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Wednesday, November 30, 2016

Requiring Edtech

I'm in an edtech conundrum. I've been looking at student and teacher standards posted by the leading educational technology society in the world (ISTE). While my edtechie heart says "Yes, finally!" my realistic teacher heart says "These are too technology centered to become widely accepted." It doesn't surprise me. The balance of what looks like edtech integration and what doesn't is a fine line I have been trying to interpret for years! Add to the fact that it is a fast moving target. Technology changes tend to be fast yet we are in a slow moving industry - education. Technology is always changing and the relevancy of what I should be can easily be outdated from year to year at our school.

Educational technology is a fluid thought- new hardware and software floods the market constantly. Once edtech rolls off the assembly line it is somewhat outdated. It's just the nature of the technology beast. So how does the edtech culture create standards for usage that should last at least 5 and no more than 10 years and it be both relevant and cutting edge at the same time? Better yet, how does my technology department come up with a philosophy of instructional technology integration and integration expectations in this ever changing culture? Should we create expectations that lead to growth or should we set minimum expectations? Should the technology department at my school be making these decisions in an edtech echo chamber or should the curriculum leaders also be a part of these ongoing discussions and decisions? Silo thinking rarely leads to meeting the needs of the vast, just the viewpoints of the few tend to be represented.

The next heavy weighing conundrum in the ever changing world of edtech is how do we decide on what's best for our school in a flood of so many choices? I get hung up on the idea of whatever I choose may be less desirable a month from now. How often is changing and reassessing necessary and needed? And how do you find the balance between status quo to prevent extra work on teachers and moving forward for the greater good? Because regardless, the front end of new technology adoption always leads to more work.

I want to support and lead our school to get the most out of technology but I also want our teachers and staff to know I support their need for consistency as well. The conundrum is ongoing in my head for my school but as I assess and reflect on the changing ISTE standards with others in my PLN, I realize I am not alone. There is both comfort and frustration in that.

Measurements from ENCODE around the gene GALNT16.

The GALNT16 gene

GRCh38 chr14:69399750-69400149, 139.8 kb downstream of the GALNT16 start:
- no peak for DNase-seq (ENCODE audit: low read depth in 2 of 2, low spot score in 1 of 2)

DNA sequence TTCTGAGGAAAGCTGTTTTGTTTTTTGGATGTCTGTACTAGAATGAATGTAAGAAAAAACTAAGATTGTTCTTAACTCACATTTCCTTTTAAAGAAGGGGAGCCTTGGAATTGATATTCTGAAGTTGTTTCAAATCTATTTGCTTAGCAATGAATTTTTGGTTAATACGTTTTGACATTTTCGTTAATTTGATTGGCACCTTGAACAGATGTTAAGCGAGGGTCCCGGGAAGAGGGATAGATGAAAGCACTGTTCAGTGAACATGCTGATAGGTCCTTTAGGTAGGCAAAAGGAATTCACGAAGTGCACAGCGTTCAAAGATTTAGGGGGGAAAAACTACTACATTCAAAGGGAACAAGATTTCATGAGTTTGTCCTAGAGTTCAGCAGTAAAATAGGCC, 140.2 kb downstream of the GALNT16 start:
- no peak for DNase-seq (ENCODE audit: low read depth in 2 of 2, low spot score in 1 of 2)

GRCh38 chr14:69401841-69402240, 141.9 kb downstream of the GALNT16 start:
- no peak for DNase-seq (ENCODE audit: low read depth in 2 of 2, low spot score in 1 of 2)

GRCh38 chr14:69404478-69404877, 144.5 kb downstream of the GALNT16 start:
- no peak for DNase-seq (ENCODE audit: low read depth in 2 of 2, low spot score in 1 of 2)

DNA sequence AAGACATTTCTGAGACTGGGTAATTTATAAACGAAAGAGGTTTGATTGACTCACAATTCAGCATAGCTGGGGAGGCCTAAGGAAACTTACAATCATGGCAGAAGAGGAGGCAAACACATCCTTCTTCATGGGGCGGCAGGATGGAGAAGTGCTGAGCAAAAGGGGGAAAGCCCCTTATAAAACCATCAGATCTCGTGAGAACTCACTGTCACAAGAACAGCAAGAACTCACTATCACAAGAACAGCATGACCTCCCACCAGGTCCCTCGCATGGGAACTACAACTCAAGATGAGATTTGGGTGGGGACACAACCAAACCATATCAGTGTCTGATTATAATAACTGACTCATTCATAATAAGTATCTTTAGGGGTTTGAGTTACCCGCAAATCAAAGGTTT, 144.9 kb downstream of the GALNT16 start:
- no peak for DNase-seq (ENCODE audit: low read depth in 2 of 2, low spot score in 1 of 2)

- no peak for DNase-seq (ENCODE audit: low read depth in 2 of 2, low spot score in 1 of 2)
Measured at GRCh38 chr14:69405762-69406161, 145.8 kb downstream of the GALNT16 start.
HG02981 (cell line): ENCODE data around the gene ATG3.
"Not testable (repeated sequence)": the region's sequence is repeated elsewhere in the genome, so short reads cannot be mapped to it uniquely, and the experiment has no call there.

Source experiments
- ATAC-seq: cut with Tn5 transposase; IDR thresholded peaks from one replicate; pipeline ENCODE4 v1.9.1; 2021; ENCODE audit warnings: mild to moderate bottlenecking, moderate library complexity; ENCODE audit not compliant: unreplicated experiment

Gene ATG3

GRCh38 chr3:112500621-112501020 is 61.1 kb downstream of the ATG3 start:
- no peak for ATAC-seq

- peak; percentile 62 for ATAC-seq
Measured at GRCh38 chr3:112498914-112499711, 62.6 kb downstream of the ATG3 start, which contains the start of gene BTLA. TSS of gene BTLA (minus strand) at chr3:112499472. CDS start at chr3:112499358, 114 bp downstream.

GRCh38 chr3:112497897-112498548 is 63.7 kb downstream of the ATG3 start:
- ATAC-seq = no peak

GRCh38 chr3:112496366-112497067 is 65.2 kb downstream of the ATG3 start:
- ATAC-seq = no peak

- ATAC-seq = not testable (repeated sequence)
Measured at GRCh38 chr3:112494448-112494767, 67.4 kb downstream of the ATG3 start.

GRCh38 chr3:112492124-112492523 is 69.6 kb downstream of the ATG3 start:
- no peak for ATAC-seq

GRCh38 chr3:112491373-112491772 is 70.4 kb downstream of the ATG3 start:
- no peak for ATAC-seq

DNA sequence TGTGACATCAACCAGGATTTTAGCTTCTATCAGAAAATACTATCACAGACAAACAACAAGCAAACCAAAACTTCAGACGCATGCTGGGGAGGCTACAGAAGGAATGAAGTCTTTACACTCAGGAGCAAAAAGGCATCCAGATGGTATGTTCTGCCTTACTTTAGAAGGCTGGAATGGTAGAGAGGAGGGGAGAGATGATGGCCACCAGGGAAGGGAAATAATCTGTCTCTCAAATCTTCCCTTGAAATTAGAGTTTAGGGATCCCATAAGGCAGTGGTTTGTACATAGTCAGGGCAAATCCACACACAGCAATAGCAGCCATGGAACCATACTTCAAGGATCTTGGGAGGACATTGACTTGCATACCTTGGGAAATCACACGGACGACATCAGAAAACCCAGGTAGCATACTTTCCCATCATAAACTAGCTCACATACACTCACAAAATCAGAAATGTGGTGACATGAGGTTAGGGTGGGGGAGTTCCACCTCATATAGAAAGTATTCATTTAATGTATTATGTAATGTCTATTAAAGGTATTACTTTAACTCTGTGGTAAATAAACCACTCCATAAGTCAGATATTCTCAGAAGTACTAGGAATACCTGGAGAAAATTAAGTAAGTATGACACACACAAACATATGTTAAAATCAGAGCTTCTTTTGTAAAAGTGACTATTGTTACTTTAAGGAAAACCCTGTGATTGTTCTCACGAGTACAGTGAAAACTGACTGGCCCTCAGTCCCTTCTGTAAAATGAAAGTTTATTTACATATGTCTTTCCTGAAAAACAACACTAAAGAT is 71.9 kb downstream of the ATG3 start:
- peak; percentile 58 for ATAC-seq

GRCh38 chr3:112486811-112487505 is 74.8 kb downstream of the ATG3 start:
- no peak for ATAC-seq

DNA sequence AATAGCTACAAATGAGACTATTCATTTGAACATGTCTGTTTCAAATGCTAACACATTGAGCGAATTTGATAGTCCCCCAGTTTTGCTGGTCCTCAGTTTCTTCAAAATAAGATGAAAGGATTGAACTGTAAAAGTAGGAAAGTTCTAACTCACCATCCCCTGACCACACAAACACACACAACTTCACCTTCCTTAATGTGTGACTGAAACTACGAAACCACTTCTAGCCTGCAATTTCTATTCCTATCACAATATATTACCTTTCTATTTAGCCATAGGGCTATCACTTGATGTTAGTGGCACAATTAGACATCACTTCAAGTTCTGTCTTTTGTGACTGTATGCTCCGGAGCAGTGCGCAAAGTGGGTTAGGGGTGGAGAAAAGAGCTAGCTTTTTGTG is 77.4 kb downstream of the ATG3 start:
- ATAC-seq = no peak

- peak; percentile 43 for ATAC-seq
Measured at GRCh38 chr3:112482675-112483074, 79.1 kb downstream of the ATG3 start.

1. I feel fortunate to work in a district where one talented individual leads both the tech dept and the curriculum/instruction department (my boss, @markhess98). It makes a big difference as our teachers move forward using technology in meaningful ways. I think that standards should have the bar set high, knowing that there is much work to do.
    ~Pam, EdTech Coach from Michigan @shoemap

    1. I agree, Pam. We MUST reach further. I think the hard part is how long is "in process" of a standard acceptable instead of mastery. And in this case, how often will it be that the teachers aren't equipped to get to mastery due to funding in districts? I look forward to seeing how far these standards push the education system.

  2. Julie, Very well thought out post, and I share a lot of your ideas and struggles here. I have gone back and forth this past week during our Ed Tech Coaches Twitter discussion about "are these standards too tech focused?" I think I'm leaning more toward they are going to push us- teachers, coaches, admin- to truly embrace technology beyond the digital worksheet and notebook. I would argue that I think our focus really needs to be on educating Admin and Policy Markers about the importance, so they can create a space where teachers not only are encouraged to move toward these standards and type of classroom, but are no longer afraid to do it!

  3. Amen Katie! Empowerment, permission, and funding for the right equipment to do this has to be priority.